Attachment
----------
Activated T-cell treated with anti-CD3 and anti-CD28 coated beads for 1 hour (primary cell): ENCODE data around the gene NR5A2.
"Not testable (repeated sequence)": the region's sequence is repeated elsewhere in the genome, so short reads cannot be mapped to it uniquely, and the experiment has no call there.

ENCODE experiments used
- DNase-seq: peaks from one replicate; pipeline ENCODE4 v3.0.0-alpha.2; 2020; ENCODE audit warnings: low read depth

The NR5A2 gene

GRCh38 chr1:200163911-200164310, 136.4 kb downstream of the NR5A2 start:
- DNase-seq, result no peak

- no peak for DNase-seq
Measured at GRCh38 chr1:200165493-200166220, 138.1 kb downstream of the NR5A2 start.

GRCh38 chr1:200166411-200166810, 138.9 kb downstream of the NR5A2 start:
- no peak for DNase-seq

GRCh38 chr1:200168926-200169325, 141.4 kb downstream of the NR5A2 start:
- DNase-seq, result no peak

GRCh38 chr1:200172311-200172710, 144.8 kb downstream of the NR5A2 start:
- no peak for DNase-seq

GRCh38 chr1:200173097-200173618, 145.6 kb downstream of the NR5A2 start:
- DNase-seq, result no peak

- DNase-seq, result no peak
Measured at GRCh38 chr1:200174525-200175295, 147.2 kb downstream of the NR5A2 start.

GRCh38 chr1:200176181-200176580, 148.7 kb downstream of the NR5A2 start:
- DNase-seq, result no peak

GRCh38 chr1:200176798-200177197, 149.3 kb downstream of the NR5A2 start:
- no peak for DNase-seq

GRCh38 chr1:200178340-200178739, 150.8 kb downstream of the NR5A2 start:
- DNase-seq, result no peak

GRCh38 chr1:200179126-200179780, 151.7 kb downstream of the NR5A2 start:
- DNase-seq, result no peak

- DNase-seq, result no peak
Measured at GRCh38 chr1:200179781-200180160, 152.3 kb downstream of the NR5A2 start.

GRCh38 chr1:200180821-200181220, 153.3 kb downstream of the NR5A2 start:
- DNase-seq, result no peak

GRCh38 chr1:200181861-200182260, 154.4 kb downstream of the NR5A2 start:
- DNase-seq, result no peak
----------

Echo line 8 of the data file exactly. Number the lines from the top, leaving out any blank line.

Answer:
- no peak for DNase-seq